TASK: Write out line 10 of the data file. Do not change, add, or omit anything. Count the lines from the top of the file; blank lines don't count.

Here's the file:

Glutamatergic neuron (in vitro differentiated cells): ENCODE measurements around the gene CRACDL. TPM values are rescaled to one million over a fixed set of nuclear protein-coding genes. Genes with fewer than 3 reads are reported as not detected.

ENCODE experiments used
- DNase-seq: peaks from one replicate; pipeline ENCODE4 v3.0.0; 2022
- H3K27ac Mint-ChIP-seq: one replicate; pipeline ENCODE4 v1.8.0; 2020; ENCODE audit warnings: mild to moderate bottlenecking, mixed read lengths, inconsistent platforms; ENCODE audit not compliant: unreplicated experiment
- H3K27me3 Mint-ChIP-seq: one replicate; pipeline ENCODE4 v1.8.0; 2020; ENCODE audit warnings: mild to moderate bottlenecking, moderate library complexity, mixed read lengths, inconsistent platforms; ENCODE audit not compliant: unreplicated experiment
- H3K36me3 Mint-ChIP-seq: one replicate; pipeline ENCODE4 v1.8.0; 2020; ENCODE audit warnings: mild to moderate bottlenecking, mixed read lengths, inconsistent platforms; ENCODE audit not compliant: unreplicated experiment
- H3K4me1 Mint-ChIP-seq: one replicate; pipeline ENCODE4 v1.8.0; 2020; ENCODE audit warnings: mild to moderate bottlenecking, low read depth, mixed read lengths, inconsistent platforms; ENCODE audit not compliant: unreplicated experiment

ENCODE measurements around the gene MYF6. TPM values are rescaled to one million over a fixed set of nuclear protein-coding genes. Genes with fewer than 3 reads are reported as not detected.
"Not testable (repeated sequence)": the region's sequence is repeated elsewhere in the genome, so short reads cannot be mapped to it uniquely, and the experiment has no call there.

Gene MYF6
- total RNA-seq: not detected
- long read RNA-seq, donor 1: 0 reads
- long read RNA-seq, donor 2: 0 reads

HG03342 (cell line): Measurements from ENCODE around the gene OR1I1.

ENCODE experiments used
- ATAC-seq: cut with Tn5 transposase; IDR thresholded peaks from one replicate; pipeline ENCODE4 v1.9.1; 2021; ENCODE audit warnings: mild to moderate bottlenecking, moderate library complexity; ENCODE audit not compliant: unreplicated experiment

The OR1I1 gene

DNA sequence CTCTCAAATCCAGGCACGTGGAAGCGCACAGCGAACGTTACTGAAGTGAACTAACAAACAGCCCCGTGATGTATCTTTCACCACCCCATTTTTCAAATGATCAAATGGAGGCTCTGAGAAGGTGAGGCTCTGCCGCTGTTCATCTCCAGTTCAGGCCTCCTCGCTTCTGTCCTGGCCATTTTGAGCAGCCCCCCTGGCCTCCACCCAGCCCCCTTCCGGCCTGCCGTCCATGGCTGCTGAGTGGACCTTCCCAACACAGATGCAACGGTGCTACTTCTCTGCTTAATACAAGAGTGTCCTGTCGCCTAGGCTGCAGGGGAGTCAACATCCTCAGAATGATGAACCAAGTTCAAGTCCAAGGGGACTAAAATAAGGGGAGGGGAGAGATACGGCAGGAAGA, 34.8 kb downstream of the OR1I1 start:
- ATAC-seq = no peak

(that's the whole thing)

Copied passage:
Gene MYF6